How They Could Regulate An “Arch Ego”

Like so many others, I have continued to be fascinated by the blowup at Archegos, the Hwang family office. Banks have experienced billions of dollars in losses as a result of this debacle. While the losses never rose to the level of systemic risk – hence the broader markets’ willingness to take the events largely in stride – there is nothing to suggest that it couldn’t have metastasized into something larger. Regulators need to ensure that a single customer’s leveraged exposures can never cause a result like the one we saw over the past few days. 

Yesterday, I asserted that Mr. Hwang (whom I’ve never met) appeared to have a certain swagger, an “arch ego” if it were, that enabled him to rise phoenix-like from a guilty plea for wire fraud in 2012. Even more amazing to me, it appears that the recent blow-up hasn’t shaken the confidence that Mr. Hwang’s former mentor, Tiger Management founder Julian Robertson, still retains in his protégé’s prowess. There were clearly loopholes that a charismatic, aggressive investor could exploit, and only a regulatory regime can close, or at least shrink them.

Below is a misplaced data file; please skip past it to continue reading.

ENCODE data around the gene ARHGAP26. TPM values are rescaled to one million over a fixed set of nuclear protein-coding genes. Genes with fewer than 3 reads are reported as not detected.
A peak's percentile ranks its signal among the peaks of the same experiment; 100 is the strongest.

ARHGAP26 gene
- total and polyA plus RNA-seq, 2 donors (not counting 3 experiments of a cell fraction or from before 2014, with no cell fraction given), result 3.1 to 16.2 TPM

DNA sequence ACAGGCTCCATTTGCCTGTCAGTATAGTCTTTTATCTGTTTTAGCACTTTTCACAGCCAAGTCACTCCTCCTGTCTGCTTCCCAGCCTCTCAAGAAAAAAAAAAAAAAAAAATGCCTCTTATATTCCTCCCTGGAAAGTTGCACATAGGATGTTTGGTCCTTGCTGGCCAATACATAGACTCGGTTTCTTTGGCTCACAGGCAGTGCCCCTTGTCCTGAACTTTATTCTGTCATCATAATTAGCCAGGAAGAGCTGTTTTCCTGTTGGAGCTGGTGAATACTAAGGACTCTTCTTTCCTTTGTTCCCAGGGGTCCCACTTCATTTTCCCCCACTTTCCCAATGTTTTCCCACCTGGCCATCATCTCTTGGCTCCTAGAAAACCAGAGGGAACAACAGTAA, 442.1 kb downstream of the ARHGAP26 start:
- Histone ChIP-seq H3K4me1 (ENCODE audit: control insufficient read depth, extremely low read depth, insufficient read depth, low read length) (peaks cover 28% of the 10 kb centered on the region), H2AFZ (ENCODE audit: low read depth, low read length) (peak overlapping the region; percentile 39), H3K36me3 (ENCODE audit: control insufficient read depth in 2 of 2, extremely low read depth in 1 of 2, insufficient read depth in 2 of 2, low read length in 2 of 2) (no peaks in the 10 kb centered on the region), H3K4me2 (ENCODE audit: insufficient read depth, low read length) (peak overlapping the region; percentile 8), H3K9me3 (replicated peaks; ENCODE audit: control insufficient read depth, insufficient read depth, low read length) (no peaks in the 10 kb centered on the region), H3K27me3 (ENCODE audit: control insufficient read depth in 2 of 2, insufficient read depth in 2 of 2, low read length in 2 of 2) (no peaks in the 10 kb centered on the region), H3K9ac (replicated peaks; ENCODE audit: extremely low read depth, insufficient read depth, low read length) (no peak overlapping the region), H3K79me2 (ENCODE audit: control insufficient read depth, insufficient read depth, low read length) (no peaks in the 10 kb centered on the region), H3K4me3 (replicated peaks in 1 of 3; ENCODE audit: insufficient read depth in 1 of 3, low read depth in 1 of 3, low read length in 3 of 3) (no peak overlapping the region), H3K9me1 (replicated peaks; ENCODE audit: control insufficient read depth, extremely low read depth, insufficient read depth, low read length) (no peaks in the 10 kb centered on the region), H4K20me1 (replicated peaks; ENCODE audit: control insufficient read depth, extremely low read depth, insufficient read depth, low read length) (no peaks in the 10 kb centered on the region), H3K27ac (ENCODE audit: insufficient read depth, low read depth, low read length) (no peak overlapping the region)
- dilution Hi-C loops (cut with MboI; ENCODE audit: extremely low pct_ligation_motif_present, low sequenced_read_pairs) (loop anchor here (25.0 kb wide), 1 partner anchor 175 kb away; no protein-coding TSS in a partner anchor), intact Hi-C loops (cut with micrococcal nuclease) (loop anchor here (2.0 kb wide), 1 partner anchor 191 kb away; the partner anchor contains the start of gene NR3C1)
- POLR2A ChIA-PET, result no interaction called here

As I related earlier this week, it was impossible to know who was behind the huge block trades in affected stocks that were hitting the market last Friday. We could figure out which brokers were doing the trades, but the only holders with positions large enough to execute the trades were the brokers executing them. Since it was highly unlikely that the banks were willing to speculate so heavily in their own account, the speculation was that the shares were owned in “street name”, meaning that the institutional ownership was somehow the broker rather than the fund itself. We only learned later that the banks were indeed the owners, holding them as collateral for equity swaps and other private contracts done on behalf of clients. Or should I say client, singular, since the bulk appeared to be held on behalf of Archegos?

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